“A lot of activists frequently face burnout because you’re constantly working, be it on passing an environmental bill or fighting an anti-war stance,” says Lo, who participated in some protests in the past. “It can be very taxing.”
Guests at Eaton have a chance to be inspired and get involved, but also to get away and re-set. The $250-$300 a night price tag may not be ultra-luxury-level expensive, especially in a city, but it’s not cheap, either; at that price, guests can presume a little bit of pampering.
“We’re basically creating the conditions for people to be their best selves so that they can then create the best communities,” stresses Lo. “It’s really the inner-outer approach of: if someone is healthy on the inside, they’ll be able to better contribute to the community that they’re in.”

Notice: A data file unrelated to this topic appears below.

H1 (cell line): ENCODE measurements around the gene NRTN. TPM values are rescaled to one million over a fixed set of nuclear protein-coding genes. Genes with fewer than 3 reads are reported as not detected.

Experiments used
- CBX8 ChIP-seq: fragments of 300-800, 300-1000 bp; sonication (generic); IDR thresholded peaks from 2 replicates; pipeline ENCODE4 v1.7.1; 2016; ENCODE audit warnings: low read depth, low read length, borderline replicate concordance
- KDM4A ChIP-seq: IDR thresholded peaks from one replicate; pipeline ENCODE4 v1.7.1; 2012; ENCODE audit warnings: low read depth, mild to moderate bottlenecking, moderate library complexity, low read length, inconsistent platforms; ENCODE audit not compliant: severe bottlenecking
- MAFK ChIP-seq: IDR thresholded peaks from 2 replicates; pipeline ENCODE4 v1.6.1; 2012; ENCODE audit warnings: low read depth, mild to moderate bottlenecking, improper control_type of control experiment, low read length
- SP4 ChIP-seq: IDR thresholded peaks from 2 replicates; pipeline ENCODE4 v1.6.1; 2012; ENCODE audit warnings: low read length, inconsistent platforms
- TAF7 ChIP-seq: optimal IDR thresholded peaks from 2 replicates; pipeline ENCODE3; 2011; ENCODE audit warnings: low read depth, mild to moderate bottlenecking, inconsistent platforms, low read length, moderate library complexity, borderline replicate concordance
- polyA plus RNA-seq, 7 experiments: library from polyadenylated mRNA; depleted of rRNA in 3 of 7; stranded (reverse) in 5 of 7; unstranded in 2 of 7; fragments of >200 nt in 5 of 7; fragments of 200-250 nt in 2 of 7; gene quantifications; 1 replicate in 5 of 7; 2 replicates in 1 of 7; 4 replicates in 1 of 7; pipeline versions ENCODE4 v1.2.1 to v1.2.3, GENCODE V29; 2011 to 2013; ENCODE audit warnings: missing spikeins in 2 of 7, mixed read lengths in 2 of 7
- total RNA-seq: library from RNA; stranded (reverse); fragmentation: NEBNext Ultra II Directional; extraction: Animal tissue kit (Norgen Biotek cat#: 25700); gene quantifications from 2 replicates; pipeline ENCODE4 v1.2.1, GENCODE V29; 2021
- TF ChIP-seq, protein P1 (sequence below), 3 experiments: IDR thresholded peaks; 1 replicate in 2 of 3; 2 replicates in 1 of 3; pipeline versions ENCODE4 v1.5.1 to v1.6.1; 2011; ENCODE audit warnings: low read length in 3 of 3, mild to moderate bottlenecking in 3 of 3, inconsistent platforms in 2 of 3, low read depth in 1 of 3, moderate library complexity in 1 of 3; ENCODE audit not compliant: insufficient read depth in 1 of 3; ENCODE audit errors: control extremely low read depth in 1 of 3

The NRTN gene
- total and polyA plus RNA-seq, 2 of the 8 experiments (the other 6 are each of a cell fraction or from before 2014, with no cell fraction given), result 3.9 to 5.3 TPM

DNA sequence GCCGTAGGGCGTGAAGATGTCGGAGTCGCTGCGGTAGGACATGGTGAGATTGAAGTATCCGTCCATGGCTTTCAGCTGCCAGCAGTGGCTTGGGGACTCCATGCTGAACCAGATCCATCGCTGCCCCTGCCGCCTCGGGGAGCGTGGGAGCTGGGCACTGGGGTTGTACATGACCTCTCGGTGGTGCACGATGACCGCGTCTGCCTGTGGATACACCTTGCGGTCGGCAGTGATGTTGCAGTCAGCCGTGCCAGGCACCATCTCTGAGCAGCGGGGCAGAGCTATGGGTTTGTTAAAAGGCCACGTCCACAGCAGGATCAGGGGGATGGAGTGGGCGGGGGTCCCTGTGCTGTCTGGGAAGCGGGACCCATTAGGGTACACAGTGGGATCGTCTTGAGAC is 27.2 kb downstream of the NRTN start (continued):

One of the challenges, however, remains attracting the right talent to draw such a dedicated community. As a newcomer in the game, Eaton does not yet have the pull of say, TED Talks, to pull in household names or more experienced speakers.
“We hope to tap into people who are already wanting to come to D.C.,” Lo says of her current strategy, “so many nonprofits travel to D.C. to make a difference or to lobby–or musicians will come through town who are touring.” The company plans to partner with local organizations to book incoming talent and offer them free housing during their stay in the capital.
Currently, Eaton’s parent company Great Eagle Holdings, finances all four hotels with no outside investors. Lo says she spent the better part of the last three years approaching industry leaders she admires, such as the heads of Ace Hotels and The Standard, to better understand the intricacies of the hotel industry. D.C. will serve as the pilot, with lessons learned applied to the forthcoming editions, starting with Hong Kong in summer 2018.